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Looking for a Good Aramaic Grammar - Printable Version

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Looking for a Good Aramaic Grammar - Karl - 02-06-2008

Any suggestions?

Re: Looking for a Good Aramaic Grammar - yaaqub - 02-06-2008

Shlama Karl,

This would depend on exactly what you are seeking to use it for. Personally, for assistance in translation and some general study, I enjoy some of the older grammars but I try to keep some new ones around because the editors of the older ones didn't have the advantage of today's technology and of course the many discoveries since they were published.

There's a decent overview for various usages available here: <!-- m --><a class="postlink" href=""></a><!-- m -->


Re: Looking for a Good Aramaic Grammar - Paul Younan - 02-06-2008

Akhan Karl,

My personal favorite is Wheeler Thackston's grammar:

NOTE: this isn't structured as a personal study or a guide, rather every paragraph contains intense material that can require days to master. More like a guide for an entire graduate course in the language. But very doable. You'll know what I mean when you get into it. If you're into self-study, this isn't for you. But I like the brevity, and the get-thrown-into-the-fire examples.

Re: Looking for a Good Aramaic Grammar - Karl - 02-06-2008

yaaqub and Paul, thank you both! I will definitely look into those.

Re: Looking for a Good Aramaic Grammar - Ewan MacLeod - 02-07-2008

It depends on what level of knowledge you currently have. If you don't know much yet or have only a basic understanding of the grammar, then Thackston's grammar is a good start. It is only an introductory grammar, though, but you need to start with these first. But beware - a key to the exercises is available, but there are lots of errors in it and it is a right pain to use because of this.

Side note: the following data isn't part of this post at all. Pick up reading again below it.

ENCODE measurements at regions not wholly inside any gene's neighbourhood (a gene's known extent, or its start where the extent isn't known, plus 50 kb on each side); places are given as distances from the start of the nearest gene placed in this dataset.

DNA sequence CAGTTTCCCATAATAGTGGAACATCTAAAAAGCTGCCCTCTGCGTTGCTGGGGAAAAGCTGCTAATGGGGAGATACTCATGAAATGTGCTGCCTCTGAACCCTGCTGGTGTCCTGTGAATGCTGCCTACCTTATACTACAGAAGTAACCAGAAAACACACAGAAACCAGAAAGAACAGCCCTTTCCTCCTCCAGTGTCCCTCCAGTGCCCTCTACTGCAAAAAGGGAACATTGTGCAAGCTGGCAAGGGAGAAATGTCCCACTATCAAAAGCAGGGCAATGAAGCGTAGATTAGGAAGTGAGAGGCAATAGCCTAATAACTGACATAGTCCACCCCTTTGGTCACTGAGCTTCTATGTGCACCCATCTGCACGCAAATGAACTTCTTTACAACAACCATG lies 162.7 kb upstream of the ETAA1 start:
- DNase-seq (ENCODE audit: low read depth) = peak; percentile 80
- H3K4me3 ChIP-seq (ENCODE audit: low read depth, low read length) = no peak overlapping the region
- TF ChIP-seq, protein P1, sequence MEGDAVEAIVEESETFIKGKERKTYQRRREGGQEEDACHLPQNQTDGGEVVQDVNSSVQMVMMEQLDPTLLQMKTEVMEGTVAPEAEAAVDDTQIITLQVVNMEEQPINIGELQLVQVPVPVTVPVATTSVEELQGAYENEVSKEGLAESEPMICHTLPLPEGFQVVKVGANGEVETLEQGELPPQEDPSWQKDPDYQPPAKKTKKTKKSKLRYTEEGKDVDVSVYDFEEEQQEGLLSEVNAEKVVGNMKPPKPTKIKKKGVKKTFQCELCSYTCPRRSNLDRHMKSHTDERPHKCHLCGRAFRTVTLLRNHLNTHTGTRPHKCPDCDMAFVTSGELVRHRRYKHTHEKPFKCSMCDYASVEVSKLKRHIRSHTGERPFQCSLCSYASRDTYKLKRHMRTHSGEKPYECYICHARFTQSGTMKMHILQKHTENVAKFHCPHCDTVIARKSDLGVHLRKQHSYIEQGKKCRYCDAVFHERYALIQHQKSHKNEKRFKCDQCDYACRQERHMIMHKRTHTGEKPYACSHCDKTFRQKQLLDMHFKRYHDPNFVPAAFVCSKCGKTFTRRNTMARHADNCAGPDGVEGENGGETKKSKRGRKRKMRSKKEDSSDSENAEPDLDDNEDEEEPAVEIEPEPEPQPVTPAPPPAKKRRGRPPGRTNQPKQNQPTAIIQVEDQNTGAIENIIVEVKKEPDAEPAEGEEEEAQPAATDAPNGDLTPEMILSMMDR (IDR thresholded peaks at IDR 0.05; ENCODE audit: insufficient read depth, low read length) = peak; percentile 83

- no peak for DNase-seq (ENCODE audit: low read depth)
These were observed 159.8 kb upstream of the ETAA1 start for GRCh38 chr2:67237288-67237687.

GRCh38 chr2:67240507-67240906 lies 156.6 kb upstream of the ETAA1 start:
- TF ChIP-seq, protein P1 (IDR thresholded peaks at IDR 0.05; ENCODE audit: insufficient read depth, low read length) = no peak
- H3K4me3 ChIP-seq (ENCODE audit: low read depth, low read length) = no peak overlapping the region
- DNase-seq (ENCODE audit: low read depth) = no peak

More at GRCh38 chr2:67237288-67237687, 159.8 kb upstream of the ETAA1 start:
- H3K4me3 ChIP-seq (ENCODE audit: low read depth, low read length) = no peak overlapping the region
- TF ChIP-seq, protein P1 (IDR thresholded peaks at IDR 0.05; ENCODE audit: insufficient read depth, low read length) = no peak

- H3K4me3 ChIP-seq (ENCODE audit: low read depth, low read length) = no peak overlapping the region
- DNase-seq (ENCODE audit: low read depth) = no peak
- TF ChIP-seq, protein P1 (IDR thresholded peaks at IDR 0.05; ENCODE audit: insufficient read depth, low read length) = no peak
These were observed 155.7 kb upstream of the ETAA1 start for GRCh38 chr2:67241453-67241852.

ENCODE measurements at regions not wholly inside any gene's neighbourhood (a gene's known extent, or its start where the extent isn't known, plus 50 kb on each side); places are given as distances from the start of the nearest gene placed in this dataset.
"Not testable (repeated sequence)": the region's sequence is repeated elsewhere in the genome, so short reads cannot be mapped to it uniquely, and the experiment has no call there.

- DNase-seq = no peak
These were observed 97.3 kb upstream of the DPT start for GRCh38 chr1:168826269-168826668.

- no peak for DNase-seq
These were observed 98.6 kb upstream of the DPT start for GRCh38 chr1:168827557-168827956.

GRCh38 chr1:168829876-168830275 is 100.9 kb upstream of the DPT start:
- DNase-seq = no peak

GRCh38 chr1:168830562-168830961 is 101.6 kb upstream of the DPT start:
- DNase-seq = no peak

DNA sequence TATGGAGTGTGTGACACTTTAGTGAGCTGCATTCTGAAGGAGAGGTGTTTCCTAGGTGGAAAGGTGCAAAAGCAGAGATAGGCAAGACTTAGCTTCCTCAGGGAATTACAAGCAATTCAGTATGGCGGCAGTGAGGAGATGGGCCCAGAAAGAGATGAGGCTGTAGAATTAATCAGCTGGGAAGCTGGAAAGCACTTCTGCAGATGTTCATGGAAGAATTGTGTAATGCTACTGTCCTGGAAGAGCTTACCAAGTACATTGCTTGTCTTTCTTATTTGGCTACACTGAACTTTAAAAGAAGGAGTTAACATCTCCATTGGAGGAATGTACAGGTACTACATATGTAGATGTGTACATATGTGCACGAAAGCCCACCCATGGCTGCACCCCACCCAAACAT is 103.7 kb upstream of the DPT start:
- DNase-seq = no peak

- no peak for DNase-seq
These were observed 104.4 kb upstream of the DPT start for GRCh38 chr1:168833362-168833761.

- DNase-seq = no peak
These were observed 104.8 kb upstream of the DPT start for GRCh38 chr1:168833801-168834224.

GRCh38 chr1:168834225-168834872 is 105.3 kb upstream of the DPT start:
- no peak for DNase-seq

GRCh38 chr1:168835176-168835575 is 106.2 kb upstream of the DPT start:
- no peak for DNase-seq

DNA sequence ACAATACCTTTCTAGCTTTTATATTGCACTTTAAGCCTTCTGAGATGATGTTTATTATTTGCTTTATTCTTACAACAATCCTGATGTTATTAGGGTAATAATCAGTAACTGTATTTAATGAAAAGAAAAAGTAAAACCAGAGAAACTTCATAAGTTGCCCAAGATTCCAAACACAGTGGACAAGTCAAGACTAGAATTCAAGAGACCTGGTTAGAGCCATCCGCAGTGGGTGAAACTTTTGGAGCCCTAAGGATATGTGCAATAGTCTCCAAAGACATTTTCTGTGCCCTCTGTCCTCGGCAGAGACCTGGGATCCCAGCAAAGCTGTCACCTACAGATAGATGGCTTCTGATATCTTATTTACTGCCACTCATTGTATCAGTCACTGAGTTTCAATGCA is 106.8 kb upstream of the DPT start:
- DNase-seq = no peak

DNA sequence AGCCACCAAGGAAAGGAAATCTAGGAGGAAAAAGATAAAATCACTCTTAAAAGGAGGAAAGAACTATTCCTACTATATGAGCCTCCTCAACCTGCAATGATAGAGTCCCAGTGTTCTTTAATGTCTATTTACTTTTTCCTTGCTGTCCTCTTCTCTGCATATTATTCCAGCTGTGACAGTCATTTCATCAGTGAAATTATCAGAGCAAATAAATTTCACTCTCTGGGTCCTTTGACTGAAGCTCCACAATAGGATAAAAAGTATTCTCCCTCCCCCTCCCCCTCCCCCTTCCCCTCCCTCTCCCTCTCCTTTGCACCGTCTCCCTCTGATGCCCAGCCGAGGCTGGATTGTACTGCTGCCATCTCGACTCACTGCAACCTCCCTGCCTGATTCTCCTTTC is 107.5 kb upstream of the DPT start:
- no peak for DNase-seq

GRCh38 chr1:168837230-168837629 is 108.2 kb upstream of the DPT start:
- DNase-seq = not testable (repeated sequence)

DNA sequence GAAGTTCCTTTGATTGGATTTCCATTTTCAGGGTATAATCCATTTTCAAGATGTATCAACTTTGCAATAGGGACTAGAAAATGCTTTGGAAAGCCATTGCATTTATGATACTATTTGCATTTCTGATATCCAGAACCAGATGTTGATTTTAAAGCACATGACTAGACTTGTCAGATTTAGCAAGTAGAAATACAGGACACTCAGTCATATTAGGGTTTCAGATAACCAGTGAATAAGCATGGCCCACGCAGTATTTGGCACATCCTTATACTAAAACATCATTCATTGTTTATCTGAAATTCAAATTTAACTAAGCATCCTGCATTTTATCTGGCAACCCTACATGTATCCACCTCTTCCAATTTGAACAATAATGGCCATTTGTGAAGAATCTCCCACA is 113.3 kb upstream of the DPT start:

When you get to the stage where you can read the Peshitta in Serto and Eastern scripts, you will start to find the limitations of Thackston. A more comprehensive grammar, but still very readable, is Noldeke's Compendious Syriac Grammar. If you start getting serious, there is a two-volume grammar by Tomas Arayathinal (an Indian!) which is probably the ultimate grammar - very easy to read, but also very detailed. Noldeke's and Arayathinal's grammars are available at Lulu at a very reasonable price. I haven't found any PDF download of them yet. Although Arayathinal's grammar is called "Aramaic Grammar" it is aimed at the Peshitta.
If you know Hebrew well, you can learn Aramaic very quickly. I started with Thackston's Grammar, but quickly outgrew it.
Also, don't forget that there are lots of Aramaic and Syriac grammars available as free downloads. Go to <!-- w --><a class="postlink" href=""></a><!-- w -->, and enter "syriac" or "aramaic" in the search box. Wow! There are LOTS. They are all out of copyright, and are rather old now, but as the Peshitta hasn't changed for 2000 years, they are still good to go.
I am assuming by "Aramaic Grammar" you mean the Aramaic of the Peshitta. If you want grammars on the "Chaldee" or Aramaic of Daniel and Ezra in the Tanakh, other grammars are available which are better for those particular books.
- Ewan MacLeod

Re: Looking for a Good Aramaic Grammar - Karl - 02-08-2008

Yes, by "Aramaic" I meant Peshitta Aramaic. Good stuff, Ewan. Thank you!

Re: Looking for a Good Aramaic Grammar - The Texas RAT - 10-22-2012

Have no clue if this is PeshittA stuff or not, just know they are available for free.

Hebrew Jewish Aramaic Grammar
<!-- m --><a class="postlink" href=""> ... ic-Grammar</a><!-- m -->

Introductory Lessons in Aramaic
<!-- m --><a class="postlink" href=""> ... in-Aramaic</a><!-- m -->